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Appeal Board rules on Ombud RVAF finding

In one of the most important findings by the Appeal Board of the FSB, an appeal against a finding by the FAIS Ombud was upheld.

The Ombud’s findings

Some of the relevant findings by the Ombud include:

  1. The Appellant had rendered advice which was inappropriate;
  2. The Appellant was involved in the entire process in respect of the investment and he even accompanied the complainant to the presentation (second);
  3. The Appellant failed to exercise due diligence skill and care as contemplated in Section 2 of the General Code of Conduct;
  4. The Appellant made no independent analysis of the investment. He merely relied on the presentations made by Pretorius and his team. The Appellant specifically made no attempt to consider the financial statements of Abante.
  5. The Appellant sold and actively promoted Abante/RVAF and in so doing, he rendered advice.
  6. The Ombud maintained that the investment was one that was considered to be a “financial product” as envisaged in terms of the FAIS Act.

Appeal Board Analysis and Findings

“It is settled law that the Ombud derives its authority to adjudicate complaints by virtue of Section 20(3) of the FAIS Act and more specifically in respect of the Rules on Proceedings of the Office of the Ombud for FSPs, 2003 (“The Rules”) which define the type of complaints justiciable by the Ombud. Only if such complaints fall within the ambit of the Act and the Rules, may the Ombud adjudicate thereon. Simply put, only complaints where “advice” is rendered in respect of a “financial product” as defined in the FAIS Act fall within the Ombud’s authority.”

Advice

The Appeal Board elaborates as follows on the definition of advice as contained in the FAIS Act:

  1. In order to qualify as advice, there should be some “recommendation”, “guidance” or “proposal”.
  2. A “recommendation” is an idea or suggestion that has been put forth to a client with approval as being suitable for a particular purpose. A client is directed to do something with regard to a particular plan of action which is desirable or appealing in some way. Words such as “I advise”, “I strongly advise”, “I recommend”, “I would suggest” are generally used in making a recommendation.
  3. “Guidance” is normally given in situations where the aim is to resolve a problem or a difficulty.
  4. A “proposal” relates to a situation where a plan or suggestions or ideas are put forward for consideration.
  5. The recommendation or guidance must further be of a financial nature. If a client takes “advice” it would have financial consequences on him or her. However, in the instance of the FAIS Act, it must be “advice” in respect of a financial product.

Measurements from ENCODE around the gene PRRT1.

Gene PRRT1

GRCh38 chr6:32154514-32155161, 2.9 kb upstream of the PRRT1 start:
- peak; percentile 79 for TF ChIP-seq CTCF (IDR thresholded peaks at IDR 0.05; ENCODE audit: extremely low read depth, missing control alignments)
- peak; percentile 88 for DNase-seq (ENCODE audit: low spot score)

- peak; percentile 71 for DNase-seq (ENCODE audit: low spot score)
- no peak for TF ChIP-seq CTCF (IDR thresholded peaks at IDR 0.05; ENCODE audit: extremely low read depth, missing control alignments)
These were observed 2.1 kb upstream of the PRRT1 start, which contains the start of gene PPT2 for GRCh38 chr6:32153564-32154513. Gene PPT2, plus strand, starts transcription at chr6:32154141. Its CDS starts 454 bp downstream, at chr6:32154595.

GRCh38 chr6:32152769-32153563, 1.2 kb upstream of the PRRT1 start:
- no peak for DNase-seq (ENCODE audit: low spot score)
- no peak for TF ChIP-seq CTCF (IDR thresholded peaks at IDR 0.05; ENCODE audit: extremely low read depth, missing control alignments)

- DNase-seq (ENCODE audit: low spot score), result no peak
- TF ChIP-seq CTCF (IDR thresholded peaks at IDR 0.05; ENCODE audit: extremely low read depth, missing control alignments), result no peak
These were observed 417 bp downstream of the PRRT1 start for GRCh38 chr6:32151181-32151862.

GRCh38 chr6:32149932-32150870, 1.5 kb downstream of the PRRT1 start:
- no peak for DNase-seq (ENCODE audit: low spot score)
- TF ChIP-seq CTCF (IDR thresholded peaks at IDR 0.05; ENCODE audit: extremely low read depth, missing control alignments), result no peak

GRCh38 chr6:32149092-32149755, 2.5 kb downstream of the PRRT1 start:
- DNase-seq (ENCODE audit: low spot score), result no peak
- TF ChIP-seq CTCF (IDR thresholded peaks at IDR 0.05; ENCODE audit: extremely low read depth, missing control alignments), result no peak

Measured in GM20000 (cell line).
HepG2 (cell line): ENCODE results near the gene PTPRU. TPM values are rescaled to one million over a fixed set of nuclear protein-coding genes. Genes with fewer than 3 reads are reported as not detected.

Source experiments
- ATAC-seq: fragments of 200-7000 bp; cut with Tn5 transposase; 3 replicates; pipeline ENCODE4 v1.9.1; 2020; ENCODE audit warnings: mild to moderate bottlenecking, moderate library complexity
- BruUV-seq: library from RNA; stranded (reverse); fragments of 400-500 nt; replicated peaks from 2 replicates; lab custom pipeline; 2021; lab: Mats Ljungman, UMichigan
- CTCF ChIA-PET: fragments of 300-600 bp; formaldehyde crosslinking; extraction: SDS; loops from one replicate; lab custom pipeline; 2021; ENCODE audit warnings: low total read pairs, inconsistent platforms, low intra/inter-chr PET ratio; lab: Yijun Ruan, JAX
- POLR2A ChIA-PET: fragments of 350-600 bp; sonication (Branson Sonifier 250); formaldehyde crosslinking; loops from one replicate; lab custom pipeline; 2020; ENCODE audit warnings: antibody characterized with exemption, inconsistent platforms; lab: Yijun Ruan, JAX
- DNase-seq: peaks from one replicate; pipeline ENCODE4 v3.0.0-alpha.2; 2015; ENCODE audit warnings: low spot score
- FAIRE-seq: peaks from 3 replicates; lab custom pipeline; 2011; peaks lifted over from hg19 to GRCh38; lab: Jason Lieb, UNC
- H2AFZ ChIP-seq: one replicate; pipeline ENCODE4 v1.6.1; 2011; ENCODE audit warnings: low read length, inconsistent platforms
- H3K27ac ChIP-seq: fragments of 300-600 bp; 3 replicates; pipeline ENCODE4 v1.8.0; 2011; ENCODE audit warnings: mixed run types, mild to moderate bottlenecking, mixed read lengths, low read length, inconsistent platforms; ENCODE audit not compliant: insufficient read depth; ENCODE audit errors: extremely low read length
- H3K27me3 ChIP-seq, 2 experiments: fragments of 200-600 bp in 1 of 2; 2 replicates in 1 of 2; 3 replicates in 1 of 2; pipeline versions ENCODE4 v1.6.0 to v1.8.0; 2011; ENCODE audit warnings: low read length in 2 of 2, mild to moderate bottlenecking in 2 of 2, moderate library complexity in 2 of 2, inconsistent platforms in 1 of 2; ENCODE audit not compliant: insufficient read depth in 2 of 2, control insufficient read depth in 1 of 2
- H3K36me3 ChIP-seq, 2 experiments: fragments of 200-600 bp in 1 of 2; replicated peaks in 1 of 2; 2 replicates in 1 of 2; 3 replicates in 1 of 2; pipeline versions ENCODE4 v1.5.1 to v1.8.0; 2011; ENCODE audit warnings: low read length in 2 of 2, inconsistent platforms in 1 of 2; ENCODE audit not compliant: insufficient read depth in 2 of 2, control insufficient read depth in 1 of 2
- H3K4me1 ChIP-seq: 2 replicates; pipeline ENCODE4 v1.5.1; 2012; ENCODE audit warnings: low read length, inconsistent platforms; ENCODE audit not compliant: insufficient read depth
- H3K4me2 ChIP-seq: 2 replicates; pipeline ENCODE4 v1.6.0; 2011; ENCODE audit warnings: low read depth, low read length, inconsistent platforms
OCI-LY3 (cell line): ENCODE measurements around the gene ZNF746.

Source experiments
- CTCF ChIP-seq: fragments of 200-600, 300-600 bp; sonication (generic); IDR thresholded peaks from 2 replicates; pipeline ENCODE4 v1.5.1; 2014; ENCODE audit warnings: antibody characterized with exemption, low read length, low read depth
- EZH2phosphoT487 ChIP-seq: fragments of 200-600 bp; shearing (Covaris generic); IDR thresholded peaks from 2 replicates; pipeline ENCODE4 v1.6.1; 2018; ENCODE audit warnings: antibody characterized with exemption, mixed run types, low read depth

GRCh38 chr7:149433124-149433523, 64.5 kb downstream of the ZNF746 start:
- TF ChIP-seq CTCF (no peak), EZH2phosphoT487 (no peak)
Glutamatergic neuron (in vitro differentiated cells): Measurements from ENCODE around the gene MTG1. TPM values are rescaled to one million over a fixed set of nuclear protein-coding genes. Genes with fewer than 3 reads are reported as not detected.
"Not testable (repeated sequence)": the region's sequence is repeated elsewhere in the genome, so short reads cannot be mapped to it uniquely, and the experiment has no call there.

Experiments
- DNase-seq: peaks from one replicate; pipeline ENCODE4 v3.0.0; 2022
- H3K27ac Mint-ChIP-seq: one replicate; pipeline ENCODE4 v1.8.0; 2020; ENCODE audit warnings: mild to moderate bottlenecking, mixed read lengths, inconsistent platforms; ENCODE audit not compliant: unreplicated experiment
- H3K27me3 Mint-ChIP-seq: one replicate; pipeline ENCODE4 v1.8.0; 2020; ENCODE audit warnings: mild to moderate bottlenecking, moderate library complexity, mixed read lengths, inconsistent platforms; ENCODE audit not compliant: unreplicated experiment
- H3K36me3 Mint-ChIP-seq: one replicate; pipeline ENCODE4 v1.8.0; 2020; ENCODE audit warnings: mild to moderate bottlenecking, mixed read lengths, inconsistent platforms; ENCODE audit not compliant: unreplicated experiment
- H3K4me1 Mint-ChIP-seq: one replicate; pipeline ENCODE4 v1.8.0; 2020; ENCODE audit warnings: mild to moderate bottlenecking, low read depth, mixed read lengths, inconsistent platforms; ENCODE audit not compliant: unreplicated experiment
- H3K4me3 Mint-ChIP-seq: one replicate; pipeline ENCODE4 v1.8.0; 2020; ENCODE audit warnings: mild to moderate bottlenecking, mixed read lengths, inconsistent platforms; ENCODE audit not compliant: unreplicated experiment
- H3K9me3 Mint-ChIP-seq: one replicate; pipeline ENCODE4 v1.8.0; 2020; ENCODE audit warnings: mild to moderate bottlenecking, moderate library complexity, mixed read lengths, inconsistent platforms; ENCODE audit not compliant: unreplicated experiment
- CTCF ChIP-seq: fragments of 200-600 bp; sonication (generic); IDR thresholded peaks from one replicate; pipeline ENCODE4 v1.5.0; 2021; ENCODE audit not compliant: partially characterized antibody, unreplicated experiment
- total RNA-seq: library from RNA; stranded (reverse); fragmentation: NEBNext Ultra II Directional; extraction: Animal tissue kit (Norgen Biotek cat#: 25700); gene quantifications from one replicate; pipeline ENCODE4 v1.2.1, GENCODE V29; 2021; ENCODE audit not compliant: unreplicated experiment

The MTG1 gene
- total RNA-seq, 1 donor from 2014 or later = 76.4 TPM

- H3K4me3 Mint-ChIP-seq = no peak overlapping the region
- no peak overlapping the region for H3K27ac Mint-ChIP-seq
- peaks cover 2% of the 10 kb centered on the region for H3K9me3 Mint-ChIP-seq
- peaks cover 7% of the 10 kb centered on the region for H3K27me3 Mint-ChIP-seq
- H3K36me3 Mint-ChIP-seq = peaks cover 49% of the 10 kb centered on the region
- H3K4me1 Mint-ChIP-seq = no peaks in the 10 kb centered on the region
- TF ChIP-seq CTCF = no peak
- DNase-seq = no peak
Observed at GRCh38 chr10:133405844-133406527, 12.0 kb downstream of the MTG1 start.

The Product

The Appeal Board then specifically refers to the FSB press release dated August 10, 2012 and lists various schemes which fall outside the FSB’s regulatory net:

“…certain investments may not always involve a financial product as contemplated in terms of the FAIS Act. For instance, if one becomes a member of an investment club or a beneficiary of a trust, it is not an acquisition of a financial product by the investor even though the monies invested may be used by the investment vehicle to acquire a financial product; for example, a share or derivative instrument.”

On this matter, the Appeal Board concludes:

“It is quite clear that in this instance Pretorius had done everything in his power to circumvent the FSB by tailoring the product in such a manner that it fell outside the FSB regulatory rules. It is clear that the Respondent had become a partner in a partnership which partnership invested in various instruments including securities and the mandate in order to do the investment is given to an investment manager who earns a performance fee.”

“It was therefore not a product that constituted a “financial product” as defined in Section 1(1) of the FAIS Act. There is no doubt that the Appellant had recommended the product. However, the following enquiry is crucial:

23.1 Was it objective factual advice?

23.2 Was it advice in terms of a financial product?”

The Appeal Board then concludes:

  • The FSB confirmed that Pretorius was acting as a product supplier (principal) when interacting with potential investors.
  • The complaint in issue does not concern a “financial product” in terms of the FAIS Act and this falls outside the ambit of the FAIS Act and the Rules. The FSB had expressed that the RVAF falls outside its regulatory net.
  • At this juncture, the panel need not make a conclusive finding on the extent of the advice given by the Appellant. The Appellant maintains that it was factual objective advice. Consequently this Appeal Board has no authority to review a decision which should not have been considered and dealt with by the Ombud. This Appeal Board is also a creature of the FAIS Act. It may perform no functions and exercise no power except that conferred upon it by law.
  • It is therefore not necessary to deal with the rest of the issues in dispute. The Respondent’s remedies lie in launching an application to the High Court and FSB has encouraged investors like herself to do so and she should pursue such process
  • The appeal against the Ombud determination is upheld.

Please click here to download a copy of the Appeal Board finding.

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